By design, topology-adaptive routing protocols only maintain connectivity, leaving routing tables unchanged unless there is a fault or other change that affects the bandwidth or service rate of a component intermediate node or link. In particular, topology-adaptive routing protocols will continue routing traffic through congested, heavily loaded parts of the network, even if idle links are available, so long as the bandwidth of the links in the SPF spanning tree remain unchanged. In fact, topology adaptive routing protocols that rely on implicit or explicit spanning trees of necessity create bottlenecks. This may be acceptable as long as computer networks transport only time-insensitive traffic such as bulk file transfers, email or most web-pages. However, computer networks are increasingly carrying large amounts of time sensitive traffic such as voice or video, both of which require highly consistent and predictable service from the network. Widely varying delays or latencies (also known as jitter) militate against the transportation over packet-switched networks of multimedia and other jitter-intolerant traffic.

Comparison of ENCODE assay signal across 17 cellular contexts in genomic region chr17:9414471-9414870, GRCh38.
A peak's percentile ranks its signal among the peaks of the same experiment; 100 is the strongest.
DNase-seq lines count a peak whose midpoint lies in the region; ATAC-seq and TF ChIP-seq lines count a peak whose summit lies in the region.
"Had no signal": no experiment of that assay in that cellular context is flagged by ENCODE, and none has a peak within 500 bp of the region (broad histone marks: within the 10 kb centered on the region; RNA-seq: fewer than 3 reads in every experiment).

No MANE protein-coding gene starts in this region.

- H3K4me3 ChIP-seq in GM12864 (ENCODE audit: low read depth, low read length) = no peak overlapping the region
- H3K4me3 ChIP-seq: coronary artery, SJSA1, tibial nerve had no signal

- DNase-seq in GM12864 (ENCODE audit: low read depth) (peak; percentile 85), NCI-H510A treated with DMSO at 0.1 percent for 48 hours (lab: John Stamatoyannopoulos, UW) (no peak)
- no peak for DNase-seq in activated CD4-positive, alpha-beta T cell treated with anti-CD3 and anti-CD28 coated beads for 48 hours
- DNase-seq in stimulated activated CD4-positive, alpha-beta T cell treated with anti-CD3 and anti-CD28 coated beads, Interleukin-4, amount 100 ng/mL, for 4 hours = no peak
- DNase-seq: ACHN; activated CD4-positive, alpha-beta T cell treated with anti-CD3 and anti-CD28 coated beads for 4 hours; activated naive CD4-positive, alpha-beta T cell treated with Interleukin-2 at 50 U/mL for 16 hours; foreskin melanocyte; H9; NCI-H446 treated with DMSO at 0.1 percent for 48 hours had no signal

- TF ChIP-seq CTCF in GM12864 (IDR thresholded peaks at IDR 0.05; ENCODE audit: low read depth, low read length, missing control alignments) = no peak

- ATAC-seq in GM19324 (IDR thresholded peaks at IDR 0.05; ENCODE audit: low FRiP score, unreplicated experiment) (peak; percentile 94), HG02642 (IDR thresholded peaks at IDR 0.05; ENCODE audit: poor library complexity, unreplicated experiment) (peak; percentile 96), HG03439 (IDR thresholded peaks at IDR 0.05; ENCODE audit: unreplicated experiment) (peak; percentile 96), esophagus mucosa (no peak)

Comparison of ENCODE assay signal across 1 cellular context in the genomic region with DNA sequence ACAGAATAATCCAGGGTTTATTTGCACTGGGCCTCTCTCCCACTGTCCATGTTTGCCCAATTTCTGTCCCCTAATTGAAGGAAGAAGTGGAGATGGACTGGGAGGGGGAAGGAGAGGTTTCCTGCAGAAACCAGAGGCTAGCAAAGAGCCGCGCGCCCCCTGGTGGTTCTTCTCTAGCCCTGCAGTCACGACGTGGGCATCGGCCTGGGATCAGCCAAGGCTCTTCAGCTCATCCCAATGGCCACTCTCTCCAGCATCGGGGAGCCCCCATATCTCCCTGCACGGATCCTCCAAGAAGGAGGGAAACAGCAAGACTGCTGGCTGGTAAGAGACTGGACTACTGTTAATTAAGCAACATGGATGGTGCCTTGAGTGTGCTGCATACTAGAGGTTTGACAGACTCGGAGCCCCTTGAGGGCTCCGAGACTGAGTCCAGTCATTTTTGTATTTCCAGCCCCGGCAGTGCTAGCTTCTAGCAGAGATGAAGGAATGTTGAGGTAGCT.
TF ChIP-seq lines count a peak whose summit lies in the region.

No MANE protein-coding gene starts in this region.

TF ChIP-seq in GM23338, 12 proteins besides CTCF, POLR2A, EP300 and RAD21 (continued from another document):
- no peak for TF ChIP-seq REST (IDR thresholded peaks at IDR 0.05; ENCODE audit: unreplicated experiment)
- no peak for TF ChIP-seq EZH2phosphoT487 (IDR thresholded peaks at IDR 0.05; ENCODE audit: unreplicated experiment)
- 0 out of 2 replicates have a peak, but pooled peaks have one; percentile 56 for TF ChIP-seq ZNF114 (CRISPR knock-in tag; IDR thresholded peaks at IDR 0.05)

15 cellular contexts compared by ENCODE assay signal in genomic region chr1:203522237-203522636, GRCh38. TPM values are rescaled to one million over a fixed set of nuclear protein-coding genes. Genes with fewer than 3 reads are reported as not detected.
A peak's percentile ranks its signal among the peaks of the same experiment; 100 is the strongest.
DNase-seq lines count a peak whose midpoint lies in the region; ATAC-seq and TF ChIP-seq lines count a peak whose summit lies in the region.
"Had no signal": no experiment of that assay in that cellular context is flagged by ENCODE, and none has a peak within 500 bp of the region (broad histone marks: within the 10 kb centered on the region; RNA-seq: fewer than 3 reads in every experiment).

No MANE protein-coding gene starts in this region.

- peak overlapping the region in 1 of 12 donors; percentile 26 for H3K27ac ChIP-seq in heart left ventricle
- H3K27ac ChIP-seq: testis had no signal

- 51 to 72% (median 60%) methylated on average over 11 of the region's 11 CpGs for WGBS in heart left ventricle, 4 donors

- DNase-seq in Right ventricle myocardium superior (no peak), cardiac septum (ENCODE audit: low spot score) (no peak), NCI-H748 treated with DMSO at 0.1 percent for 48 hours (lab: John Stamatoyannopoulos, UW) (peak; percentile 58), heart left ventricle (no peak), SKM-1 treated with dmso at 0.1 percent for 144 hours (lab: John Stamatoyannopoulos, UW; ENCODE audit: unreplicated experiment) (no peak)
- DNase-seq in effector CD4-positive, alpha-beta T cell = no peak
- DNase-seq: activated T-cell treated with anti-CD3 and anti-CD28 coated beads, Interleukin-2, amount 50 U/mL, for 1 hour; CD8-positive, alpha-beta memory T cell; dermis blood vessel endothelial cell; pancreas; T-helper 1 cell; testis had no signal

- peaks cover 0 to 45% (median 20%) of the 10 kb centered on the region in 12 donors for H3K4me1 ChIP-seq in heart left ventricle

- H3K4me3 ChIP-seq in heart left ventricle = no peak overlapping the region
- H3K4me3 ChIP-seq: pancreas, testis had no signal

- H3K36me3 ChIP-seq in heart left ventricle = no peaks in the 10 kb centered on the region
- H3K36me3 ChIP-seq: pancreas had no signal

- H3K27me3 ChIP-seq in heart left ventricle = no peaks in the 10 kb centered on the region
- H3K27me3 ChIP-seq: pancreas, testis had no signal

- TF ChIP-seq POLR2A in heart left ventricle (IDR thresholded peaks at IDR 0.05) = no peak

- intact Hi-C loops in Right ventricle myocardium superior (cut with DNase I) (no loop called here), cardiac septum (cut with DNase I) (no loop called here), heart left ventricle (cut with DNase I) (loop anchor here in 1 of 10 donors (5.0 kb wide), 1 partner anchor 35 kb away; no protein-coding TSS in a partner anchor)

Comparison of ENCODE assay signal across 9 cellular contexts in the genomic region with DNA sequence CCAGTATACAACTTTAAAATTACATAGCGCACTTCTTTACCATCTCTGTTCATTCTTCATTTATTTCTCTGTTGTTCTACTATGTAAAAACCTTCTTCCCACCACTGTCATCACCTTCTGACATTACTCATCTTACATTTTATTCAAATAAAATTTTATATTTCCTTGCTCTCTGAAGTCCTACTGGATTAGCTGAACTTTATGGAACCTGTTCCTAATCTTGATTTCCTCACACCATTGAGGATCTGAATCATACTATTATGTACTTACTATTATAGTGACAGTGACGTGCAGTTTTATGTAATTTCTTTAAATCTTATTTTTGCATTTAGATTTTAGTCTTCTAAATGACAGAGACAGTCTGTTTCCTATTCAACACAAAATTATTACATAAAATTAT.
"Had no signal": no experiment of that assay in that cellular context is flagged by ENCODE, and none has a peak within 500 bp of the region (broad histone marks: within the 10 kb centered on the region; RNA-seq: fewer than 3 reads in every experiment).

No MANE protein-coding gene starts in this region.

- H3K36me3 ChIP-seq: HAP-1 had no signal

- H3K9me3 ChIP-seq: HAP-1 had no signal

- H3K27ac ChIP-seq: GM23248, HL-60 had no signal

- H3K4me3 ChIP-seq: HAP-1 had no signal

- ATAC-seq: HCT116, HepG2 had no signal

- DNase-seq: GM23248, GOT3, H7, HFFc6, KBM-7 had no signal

The challenge of controlling performance variables such as response time, jitter, and throughput—generally referred to collectively as Quality of Service (QoS)—is that knowledge of topology alone is inadequate. As is well-known from queueing theory, bandwidth or service rate is just one of several variables that determine the performance of a discrete event system (DES), i.e., queueing system. Other variables include the traffic arrival rate(s), the storage available for queued traffic, and the scheduling discipline(s) used to determine the sequencing for execution of incoming requests for service, i.e., the forwarding of packets. Topology-adaptive routing protocols deliberately ignore these other variables when calculating the forwarding tables to be used by the intermediate nodes in a computer network. The forwarding tables that are calculated as part of the routing process are optimized with respect to topology and/or bandwidth but no attempt is made to include traffic state information or similar data about congestion in the network.